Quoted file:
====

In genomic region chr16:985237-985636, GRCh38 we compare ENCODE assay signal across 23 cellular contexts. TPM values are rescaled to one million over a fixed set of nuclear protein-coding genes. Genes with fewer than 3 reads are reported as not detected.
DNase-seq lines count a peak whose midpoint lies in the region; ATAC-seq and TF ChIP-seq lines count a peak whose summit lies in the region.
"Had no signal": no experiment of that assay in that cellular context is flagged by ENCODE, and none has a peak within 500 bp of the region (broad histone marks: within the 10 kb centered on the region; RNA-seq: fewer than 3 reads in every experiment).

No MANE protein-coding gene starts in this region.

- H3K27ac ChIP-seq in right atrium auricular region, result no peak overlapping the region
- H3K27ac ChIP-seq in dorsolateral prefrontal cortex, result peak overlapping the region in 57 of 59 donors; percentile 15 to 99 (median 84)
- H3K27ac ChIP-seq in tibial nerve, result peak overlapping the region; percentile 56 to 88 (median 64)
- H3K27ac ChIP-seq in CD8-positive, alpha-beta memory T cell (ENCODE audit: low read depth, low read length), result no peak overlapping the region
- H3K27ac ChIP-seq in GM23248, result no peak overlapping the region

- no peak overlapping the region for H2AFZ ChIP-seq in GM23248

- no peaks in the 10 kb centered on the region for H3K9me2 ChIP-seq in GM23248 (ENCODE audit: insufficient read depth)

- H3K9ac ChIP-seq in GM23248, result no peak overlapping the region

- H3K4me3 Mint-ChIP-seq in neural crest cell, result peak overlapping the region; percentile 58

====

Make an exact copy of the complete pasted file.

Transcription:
In genomic region chr16:985237-985636, GRCh38 we compare ENCODE assay signal across 23 cellular contexts. TPM values are rescaled to one million over a fixed set of nuclear protein-coding genes. Genes with fewer than 3 reads are reported as not detected.
DNase-seq lines count a peak whose midpoint lies in the region; ATAC-seq and TF ChIP-seq lines count a peak whose summit lies in the region.
"Had no signal": no experiment of that assay in that cellular context is flagged by ENCODE, and none has a peak within 500 bp of the region (broad histone marks: within the 10 kb centered on the region; RNA-seq: fewer than 3 reads in every experiment).

No MANE protein-coding gene starts in this region.

- H3K27ac ChIP-seq in right atrium auricular region, result no peak overlapping the region
- H3K27ac ChIP-seq in dorsolateral prefrontal cortex, result peak overlapping the region in 57 of 59 donors; percentile 15 to 99 (median 84)
- H3K27ac ChIP-seq in tibial nerve, result peak overlapping the region; percentile 56 to 88 (median 64)
- H3K27ac ChIP-seq in CD8-positive, alpha-beta memory T cell (ENCODE audit: low read depth, low read length), result no peak overlapping the region
- H3K27ac ChIP-seq in GM23248, result no peak overlapping the region

- no peak overlapping the region for H2AFZ ChIP-seq in GM23248

- no peaks in the 10 kb centered on the region for H3K9me2 ChIP-seq in GM23248 (ENCODE audit: insufficient read depth)

- H3K9ac ChIP-seq in GM23248, result no peak overlapping the region

- H3K4me3 Mint-ChIP-seq in neural crest cell, result peak overlapping the region; percentile 58